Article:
My Thoughts . . .
“If someone slaps you on one cheek, turn to them the other also. If someone takes your coat, do not withhold your shirt from them. Give to everyone who asks you, and if anyone takes what belongs to you, do not demand it back” (Luke 6:29-30).
Notice what Jesus said. If someone sues you, hand it over. If you are slapped on one cheek, make the other one available. If someone wants what belongs to you, let him take it and do not ask him to return it. Who does that today? If he did, would we congratulation him for obeying what Jesus commanded or criticize him for his actions? Perhaps we would agree that Jesus said it, but would we not justify ourselves for NOT doing it? In reality, would we not think someone had lost his mind in suggesting Jesus required that of us?
Do we believe Jesus’ statement applies to us? It we thought it did, would we give that person the coat we didn’t want to wear but keep the one we liked? If someone wanted something we rarely used, we might give it and not expect it back. However, is that what Jesus is actually saying? If that shirt and coat is all we have to protect us from the winter winds, would we happily give it up even if it left us exposed to the elements? Would we argue with the Lord that without a shirt we would get a sun burn or if winter, we would freeze, so we are not required to obey? People in the first century didn’t have a closet full of clothing. So, what did the apostles think of Jesus “cheeky” statement?
Some argue that Jesus said if someone struck you in the face, you should allow him to bloody the other side too. In other words don’t reward violence with violence. In rebuttal one might mention Luke 22:38 where Jesus asked if the apostles possessed a sword. When informed that they did, Jesus did not order them to sell or give them away. Such passages show Jesus expected the apostles to protect themselves against those who might harm them.
Jesus told Pilate, “My kingdom is not of this world. If it were, my servants would fight to prevent my arrest by the Jewish leaders” (John 18:36). This passage is often quoted to prove disciples of Jesus should not take up weapons to protect themselves. Actually, Jesus is informing Pilate why believers will not attempt to release him from Jewish arrest. He came to die, not to establish a kingdom which would rid them of Roman occupation. Jesus’ kingdom would use spiritual swords to destroy the devil’s power over man. To fulfill his mission, Jesus did not need Peter’s sword to rescue him from the cross. Jesus came to purchase each one who would accept him and his salvation. To broaden the borders of Jesus kingdom, one wears spiritual armor and uses the spiritual sword to defeat Satan. Jesus makes applications that coincide with that viewpoint.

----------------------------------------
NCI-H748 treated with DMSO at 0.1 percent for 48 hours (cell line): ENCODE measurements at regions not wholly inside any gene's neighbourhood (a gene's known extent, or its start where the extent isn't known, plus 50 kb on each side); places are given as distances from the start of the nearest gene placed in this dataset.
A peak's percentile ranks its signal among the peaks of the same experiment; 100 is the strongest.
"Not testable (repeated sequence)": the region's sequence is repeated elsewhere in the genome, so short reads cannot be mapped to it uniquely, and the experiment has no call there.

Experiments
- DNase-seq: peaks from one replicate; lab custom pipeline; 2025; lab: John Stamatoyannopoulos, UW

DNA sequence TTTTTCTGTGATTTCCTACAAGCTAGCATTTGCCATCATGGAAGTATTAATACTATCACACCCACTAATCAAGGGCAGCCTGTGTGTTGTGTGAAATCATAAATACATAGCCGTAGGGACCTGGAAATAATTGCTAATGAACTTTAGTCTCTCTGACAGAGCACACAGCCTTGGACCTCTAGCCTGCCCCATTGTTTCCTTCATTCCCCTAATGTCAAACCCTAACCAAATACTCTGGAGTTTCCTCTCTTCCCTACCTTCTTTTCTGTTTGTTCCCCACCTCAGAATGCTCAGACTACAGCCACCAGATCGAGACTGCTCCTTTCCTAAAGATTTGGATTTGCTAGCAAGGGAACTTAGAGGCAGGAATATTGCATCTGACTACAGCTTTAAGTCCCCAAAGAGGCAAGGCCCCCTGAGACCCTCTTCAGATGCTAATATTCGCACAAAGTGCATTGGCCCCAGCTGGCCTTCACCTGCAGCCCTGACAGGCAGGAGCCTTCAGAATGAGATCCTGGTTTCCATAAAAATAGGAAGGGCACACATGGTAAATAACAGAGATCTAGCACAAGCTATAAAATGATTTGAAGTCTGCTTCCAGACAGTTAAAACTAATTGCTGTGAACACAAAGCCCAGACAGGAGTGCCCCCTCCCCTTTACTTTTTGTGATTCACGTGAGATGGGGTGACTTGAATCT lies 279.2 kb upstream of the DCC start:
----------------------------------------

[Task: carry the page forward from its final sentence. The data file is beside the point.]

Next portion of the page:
If God does not want a believer to physically protect himself, why should we think God would allow him to protect his family? If someone lusted after his wife would he sin by protecting her from that individual? Some might think the husband would be a less sinner by not doing anything while his wife was being raped? If someone wanted his pre-teen or teen daughter to satisfy his lust, must the Christian father step aside and invite that person to help himself? What if men wanted the father and husband of the family as the men in Sodom wanted Lot’s guests? Should he wilfully submit? If someone wanted your house, automobiles, savings, or weekly check, are you required to give them what they want? If a believer did nothing, would he not be giving aid to the one doing evil?
God said one should not love the world (1 John 2:15). Did that mean one must love and protect a murderer more than he loves and protects his wife who will be the victim of that murderer? If the government of a nation is “Christian,” would it be scripturally correct to incarcerate a murderer? Remember, Jesus said “Give to everyone who asks you, and if anyone takes what belongs to you, do not demand it back.” Someone might say, “Oh, he didn’t mean your wife, your daughter, your son, your house, your automobiles, or your income?
That is why there are multiple divisions among believers today.
(1) Either a passage means what it says and must be obeyed as stated, or. . .
(2) A passage is misunderstood to say something which it does not state, or . . .
(3) A passage states something which is not practiced today, so we assume it is limited to first century culture and custom rather than to us, or . . .
(4) A passage requires one meaning, it focuses on one specific act, which is to be understood from the customs, traditions, and law recognized by folks living in that time period, or . .
(5) A passage is assumed to be for our time period but we must upgrade all events to fit our day rather than first century times, or . . .
(6). Assumptions are given which today’s speaker and audience can understand which may be acceptable, but our assumptions are not what the New Testament writer or speaker intended.
And THAT is the reason there are multiple divisions among believers today!